They don’t want to be forced to think about a world that exists outside their (often incredibly narrow) ken.

Which is, of course, precisely what the best film- and television-making sets out to do.

For years, Hollywood for the most part insisted that stories should revolve around the victories and tribulations of white, straight men, even stories with the potential to expand one’s worldview. Yes, there were exceptions — there are always exceptions — but the numbers, both as percentages and in absolute terms, do not lie.

Even now, most movie leads remain white and male: In 2023, for instance, the percentage of movies with female leads or co-leads fell to historic lows, according to an annual USC Annenberg study of top-grossing films that’s been conducted since 2007.

Which means, drum roll please, that most films that flop revolve around white, straight men. But no one looked at, say, the box office disappointments of “Morbius,” “Ant-man and the Wasp: Quantumania” or “Indiana Jones and the Dial of Destiny” and thought, “Clearly the problem is too many white guys; better make some changes!”

To use the term “message” when referring to films that feature women, people of color and/or members of the LGBTQ community only proves the sexism, racism and homophobia of the entertainment industry. What is the “message” exactly? That women, people of color and LGBTQ individuals exist? That they too have stories that deserve to be told?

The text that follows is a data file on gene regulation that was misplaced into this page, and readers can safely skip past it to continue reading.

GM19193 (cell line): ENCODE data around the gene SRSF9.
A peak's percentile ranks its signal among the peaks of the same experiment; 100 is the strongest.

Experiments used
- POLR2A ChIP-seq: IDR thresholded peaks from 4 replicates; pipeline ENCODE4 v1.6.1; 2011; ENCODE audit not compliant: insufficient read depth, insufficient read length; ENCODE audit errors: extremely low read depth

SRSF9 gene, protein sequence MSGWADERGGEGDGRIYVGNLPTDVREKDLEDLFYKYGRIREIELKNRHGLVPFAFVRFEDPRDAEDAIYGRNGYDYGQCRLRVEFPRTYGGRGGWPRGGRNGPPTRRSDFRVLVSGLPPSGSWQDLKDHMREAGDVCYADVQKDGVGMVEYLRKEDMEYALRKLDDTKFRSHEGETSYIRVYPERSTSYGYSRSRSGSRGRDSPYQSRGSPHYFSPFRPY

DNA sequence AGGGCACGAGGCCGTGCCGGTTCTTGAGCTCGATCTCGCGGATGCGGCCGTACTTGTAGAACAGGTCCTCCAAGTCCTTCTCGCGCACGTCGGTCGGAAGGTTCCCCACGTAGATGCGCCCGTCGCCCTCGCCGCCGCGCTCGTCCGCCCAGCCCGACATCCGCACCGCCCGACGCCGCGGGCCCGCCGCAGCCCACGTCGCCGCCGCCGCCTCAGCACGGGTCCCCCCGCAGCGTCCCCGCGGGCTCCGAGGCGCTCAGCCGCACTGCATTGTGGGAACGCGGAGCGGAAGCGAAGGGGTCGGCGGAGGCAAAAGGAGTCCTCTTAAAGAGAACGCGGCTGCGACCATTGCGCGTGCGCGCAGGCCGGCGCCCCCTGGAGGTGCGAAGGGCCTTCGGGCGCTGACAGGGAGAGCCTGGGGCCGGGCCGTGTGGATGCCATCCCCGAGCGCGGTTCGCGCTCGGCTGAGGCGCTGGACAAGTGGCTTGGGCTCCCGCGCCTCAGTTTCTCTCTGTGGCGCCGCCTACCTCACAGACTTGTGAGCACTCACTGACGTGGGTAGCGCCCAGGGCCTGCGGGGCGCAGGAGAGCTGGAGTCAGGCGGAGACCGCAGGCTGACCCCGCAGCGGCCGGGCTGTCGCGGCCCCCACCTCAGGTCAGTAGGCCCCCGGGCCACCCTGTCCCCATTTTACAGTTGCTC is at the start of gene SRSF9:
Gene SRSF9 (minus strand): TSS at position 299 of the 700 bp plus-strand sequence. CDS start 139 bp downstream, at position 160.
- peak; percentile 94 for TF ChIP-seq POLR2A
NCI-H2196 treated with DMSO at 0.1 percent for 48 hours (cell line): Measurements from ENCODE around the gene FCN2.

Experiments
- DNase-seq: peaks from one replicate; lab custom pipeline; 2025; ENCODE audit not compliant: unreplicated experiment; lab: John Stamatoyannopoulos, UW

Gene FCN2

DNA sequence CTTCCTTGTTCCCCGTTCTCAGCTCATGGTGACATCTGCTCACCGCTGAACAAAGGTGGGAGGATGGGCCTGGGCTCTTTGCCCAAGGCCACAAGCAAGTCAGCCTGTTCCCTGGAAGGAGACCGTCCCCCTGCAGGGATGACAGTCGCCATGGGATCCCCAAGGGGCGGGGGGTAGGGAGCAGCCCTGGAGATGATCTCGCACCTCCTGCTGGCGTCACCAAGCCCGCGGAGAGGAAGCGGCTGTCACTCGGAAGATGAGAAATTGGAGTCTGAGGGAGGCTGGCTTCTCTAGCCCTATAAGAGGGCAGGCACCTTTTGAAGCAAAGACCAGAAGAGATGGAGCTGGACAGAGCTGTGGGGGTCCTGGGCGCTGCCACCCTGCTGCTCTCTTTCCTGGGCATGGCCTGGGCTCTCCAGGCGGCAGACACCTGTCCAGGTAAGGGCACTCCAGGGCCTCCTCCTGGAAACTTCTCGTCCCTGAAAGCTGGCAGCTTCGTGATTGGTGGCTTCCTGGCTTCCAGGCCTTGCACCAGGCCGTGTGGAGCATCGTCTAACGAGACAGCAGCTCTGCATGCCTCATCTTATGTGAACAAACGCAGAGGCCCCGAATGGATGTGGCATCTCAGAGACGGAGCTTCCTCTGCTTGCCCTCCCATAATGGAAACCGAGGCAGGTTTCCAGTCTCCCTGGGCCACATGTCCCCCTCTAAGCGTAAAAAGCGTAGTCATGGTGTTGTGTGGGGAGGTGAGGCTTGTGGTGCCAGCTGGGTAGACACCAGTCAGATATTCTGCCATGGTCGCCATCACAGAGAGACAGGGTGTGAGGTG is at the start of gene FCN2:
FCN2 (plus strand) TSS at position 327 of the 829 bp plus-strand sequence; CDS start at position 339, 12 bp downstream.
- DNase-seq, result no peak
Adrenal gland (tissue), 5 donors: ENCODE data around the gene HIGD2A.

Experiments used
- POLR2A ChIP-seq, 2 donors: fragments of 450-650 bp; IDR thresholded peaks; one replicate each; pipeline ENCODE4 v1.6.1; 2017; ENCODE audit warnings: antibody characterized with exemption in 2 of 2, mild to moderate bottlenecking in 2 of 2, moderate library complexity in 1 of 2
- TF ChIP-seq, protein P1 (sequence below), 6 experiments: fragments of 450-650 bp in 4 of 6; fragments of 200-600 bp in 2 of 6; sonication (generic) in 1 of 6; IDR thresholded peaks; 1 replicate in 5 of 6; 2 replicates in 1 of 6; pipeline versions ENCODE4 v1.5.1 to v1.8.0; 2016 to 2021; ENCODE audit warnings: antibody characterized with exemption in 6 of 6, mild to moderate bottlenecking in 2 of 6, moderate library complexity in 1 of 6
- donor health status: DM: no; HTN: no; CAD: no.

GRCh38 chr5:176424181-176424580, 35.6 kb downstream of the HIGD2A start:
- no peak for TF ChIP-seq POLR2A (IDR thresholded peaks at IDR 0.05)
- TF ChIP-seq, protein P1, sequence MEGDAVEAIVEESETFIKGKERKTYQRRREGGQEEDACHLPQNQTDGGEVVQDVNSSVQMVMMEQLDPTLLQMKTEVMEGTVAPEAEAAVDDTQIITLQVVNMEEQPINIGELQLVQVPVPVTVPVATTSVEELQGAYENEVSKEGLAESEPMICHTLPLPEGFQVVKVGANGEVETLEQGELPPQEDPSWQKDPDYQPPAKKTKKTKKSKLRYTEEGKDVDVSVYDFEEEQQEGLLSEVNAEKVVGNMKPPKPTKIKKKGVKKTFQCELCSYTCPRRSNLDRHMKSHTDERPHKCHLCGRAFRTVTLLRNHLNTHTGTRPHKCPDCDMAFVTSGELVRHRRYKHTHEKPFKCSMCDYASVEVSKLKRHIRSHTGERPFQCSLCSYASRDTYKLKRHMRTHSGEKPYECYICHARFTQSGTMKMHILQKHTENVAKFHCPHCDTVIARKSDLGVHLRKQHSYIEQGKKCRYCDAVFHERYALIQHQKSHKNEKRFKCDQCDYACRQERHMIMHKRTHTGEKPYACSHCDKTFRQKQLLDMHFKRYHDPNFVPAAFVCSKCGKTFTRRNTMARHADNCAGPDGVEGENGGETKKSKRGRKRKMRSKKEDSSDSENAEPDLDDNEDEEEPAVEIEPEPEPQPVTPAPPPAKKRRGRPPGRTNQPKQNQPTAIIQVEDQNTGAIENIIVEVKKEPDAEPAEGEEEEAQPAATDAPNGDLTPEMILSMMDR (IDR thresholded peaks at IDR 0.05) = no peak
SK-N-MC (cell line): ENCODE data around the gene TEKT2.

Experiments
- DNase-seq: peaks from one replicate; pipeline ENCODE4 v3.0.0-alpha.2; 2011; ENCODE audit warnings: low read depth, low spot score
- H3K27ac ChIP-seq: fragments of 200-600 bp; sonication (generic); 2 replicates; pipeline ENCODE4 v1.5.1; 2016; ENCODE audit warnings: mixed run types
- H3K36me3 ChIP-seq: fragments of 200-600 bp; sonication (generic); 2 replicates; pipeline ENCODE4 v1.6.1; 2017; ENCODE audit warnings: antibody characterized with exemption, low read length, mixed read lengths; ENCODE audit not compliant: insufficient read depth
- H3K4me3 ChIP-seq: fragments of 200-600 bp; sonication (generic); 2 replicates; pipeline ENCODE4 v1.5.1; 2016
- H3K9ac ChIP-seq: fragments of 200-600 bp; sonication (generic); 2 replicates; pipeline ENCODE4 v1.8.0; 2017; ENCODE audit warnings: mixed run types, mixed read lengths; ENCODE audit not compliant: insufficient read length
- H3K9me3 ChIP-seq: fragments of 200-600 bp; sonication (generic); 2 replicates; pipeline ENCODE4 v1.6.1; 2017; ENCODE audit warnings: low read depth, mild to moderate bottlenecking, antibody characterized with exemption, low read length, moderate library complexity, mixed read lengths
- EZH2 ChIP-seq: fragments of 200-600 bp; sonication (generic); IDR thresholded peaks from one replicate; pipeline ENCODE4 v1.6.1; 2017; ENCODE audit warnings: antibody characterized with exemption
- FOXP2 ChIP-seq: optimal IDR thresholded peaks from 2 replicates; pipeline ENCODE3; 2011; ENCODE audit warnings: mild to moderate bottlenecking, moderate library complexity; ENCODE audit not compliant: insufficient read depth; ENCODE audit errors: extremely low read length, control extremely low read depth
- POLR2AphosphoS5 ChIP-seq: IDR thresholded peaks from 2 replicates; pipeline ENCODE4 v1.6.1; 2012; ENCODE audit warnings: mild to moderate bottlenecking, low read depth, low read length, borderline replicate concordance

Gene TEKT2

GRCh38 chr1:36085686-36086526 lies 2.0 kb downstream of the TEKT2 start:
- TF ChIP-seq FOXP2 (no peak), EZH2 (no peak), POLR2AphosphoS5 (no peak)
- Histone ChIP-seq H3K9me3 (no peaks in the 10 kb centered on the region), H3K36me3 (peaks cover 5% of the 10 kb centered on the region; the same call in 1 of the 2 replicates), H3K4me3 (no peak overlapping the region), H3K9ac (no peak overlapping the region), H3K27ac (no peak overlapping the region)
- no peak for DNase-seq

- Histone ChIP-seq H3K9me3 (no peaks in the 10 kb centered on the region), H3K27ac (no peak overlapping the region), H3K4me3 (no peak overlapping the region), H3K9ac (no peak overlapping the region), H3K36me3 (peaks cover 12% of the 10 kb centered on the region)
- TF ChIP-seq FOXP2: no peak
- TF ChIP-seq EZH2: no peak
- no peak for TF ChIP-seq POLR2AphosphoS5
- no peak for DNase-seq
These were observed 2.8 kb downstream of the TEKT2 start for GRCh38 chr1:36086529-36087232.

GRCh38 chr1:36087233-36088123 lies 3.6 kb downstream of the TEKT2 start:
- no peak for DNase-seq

Or that people like Peltz need to finally acknowledge that their demographic does not comprise, or control, the entire world?

Of all the mistakes Disney has made over the years, giving us a parade of nonwhite princesses; the superheroes of “Wakanda Forever,” “Captain Marvel” and (the very underrated) “Black Widow”; two female characters kissing in “Lightyear”; and a nonbinary character in “Wish” are not among them.

The box office disappointment that’s accompanied some of the more recent and diverse offerings from Marvel has more to do with superhero fatigue (among both audiences and creators) than the makeup of the cast.

As for the underwhelming returns of last year’s “The Little Mermaid,” even if you subtract the blatant racism that plagued the project from the moment its casting was announced, it must be noted that the performance of live-action princess films has been spotty at best.

So please, Bob Iger, don’t cater to the desires of the man you fought so hard to keep off the Disney board. Don’t fall for all the cultural chicanery implicit in the current use of the term “woke.” Backlash is an inevitable result of progress. It’s proof that change is actually happening.

Disney has always been about sending messages — that magic is real and should embraced and celebrated by everyone. Not just a bunch of old, straight, white guys who think “entertainment” means it’s all about them.

You’ve won the battle. Now take your new board and win the war.